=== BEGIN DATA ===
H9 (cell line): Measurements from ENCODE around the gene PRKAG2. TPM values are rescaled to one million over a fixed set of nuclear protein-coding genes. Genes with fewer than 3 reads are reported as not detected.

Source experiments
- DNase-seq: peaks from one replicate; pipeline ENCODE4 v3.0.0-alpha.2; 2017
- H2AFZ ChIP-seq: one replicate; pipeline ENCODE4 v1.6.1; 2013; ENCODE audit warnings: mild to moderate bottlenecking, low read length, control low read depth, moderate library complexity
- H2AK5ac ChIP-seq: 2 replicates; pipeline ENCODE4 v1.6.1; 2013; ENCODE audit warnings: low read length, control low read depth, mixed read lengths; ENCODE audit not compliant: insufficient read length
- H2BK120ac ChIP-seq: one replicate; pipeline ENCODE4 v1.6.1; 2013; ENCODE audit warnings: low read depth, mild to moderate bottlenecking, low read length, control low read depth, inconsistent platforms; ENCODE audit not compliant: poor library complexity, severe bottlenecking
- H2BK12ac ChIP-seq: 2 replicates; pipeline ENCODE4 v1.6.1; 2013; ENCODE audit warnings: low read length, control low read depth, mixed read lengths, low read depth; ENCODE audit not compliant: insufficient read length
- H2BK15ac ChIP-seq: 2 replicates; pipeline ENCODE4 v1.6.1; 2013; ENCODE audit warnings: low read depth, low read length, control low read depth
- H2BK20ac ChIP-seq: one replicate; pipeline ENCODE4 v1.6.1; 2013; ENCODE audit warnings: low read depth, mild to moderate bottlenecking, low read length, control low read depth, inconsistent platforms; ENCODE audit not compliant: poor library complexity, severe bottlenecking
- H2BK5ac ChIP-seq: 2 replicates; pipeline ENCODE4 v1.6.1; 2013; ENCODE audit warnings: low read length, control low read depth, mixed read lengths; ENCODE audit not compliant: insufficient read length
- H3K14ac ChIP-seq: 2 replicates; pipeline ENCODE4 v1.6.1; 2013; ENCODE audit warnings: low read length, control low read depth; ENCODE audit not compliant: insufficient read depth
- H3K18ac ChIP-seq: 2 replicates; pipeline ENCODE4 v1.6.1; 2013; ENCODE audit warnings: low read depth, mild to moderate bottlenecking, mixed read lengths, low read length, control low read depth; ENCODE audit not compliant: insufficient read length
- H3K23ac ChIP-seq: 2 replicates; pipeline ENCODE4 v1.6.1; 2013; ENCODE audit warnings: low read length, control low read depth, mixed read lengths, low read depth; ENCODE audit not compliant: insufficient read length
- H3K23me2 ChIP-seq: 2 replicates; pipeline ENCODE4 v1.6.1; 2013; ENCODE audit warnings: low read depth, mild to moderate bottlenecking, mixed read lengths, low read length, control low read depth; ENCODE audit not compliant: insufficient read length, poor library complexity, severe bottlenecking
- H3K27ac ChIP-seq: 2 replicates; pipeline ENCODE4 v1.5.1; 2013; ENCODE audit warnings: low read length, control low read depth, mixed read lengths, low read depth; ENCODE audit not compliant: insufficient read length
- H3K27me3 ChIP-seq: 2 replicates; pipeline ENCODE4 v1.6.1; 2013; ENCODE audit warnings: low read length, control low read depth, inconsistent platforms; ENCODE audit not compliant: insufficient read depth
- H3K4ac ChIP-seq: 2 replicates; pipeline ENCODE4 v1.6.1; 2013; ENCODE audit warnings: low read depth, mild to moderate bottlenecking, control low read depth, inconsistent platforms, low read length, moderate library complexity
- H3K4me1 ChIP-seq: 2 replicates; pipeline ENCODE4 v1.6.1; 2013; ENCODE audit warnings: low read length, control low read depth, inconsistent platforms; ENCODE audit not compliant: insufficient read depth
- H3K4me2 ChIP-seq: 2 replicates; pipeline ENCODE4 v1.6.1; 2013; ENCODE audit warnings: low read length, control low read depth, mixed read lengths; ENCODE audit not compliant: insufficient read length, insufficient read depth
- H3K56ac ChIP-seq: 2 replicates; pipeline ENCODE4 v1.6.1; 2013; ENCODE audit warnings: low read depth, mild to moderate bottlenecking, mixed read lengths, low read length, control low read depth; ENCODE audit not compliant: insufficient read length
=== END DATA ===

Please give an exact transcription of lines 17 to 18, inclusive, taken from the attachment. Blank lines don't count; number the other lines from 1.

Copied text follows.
- H3K4ac ChIP-seq: 2 replicates; pipeline ENCODE4 v1.6.1; 2013; ENCODE audit warnings: low read depth, mild to moderate bottlenecking, control low read depth, inconsistent platforms, low read length, moderate library complexity
- H3K4me1 ChIP-seq: 2 replicates; pipeline ENCODE4 v1.6.1; 2013; ENCODE audit warnings: low read length, control low read depth, inconsistent platforms; ENCODE audit not compliant: insufficient read depth